REP. SOLIS VOTES TO GIVE PEOPLE HOPE BY EXPANDING EMBRYONIC STEM CELL RESEARCH
Today, Congresswoman Hilda L. Solis (D-CA) voted in support of stem cell research, a promising science that provides hope for millions of families whose loved ones suffer from Parkinson's disease, cancer, Alzheimer's disease, and more. S. 5 passed the U.S. House by a vote of 247 - 176.
The House had passed a similar bill (H.R. 3) as part of the "100 Hours Agenda" in January. The Senate then passed S. 5 in April. By passing the Senate-passed S. 5 today, the House is sending the bill directly to the President's desk.
"Puerto Ricans and Mexican Americans are nearly twice as likely to have diabetes. The promising potential of stem cell research for those with diabetes provides a real opportunity to eliminate one of the most blatant health disparities for Latinos and African Americans."
This bill would expand the federal funding of embryonic stem cell research by lifting the restrictions on the embryonic stem cell lines that can be used for federally-funded research - restrictions that were imposed by President Bush in 2001. Most of the stem cell lines authorized for federally-funded research under the President's policy are now no longer useful for research. However, the bill only authorizes federal research funds for stem cell lines generated from embryos that would otherwise be discarded by fertility clinics. The bill also creates an ethical framework that must be followed in conducting this research under the guidance of the National Institutes of Health.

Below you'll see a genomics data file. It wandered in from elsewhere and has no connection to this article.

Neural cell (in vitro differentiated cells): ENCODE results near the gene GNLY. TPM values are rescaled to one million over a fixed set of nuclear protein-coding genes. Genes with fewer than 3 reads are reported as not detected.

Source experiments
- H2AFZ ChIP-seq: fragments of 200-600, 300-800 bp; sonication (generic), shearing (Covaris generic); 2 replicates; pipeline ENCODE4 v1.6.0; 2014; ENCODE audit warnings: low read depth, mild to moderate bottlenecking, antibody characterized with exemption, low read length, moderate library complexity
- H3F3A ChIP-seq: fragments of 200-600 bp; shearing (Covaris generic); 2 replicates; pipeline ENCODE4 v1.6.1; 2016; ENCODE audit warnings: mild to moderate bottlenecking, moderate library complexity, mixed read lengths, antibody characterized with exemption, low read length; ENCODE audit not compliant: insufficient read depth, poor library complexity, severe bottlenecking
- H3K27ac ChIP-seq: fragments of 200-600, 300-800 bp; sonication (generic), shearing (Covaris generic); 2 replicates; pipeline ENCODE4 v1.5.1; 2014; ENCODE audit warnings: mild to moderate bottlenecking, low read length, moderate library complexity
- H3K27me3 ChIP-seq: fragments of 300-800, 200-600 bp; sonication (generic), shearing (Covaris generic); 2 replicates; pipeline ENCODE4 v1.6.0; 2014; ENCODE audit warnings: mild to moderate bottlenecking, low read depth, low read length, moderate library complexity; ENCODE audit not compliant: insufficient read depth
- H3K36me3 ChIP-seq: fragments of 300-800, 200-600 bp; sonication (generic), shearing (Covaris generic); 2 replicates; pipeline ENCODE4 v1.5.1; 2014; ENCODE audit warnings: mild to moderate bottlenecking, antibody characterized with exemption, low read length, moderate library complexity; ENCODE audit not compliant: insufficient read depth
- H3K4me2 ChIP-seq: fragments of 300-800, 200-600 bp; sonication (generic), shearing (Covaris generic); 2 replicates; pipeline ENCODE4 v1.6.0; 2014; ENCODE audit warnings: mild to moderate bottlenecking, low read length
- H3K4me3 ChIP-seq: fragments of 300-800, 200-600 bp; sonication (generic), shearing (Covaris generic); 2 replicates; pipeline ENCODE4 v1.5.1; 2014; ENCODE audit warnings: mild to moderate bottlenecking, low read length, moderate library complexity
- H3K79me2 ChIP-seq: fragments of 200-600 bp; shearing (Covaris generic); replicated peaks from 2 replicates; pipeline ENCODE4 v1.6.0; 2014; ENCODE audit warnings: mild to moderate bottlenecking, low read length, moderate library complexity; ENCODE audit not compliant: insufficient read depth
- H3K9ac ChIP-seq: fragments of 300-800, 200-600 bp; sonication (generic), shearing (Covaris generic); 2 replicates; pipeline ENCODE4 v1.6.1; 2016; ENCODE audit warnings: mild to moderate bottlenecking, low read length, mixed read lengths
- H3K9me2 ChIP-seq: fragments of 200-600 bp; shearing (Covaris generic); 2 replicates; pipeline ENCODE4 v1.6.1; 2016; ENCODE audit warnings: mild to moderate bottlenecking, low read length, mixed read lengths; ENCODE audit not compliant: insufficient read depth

"Today Members of Congress, from both sides of the aisle, joined together to put patients first by passing this stem cell research enhancement bill," said Solis. "The American people spoke clearly this past November supporting the promise of embryonic stem cell research and it is fitting that Congress now send this bill to the President's desk."
The bill is supported by more than 500 organizations, including the American Medical Association, AARP, Association of American Medical Colleges, and Juvenile Diabetes Research Foundation, as well as many faith-based groups.
This stem cell research bill passed the Congress in the 109th Congress, but unfortunately was vetoed by President Bush in July 2006.
"This research has the supported of more than 70 percent of Americans and I hope that, this year, the President will reconsider his veto threat and listen to the voices of the American people by signing this bill," said Solis. "It is up to us to act. This critical legislation will become law; it's only a matter of when."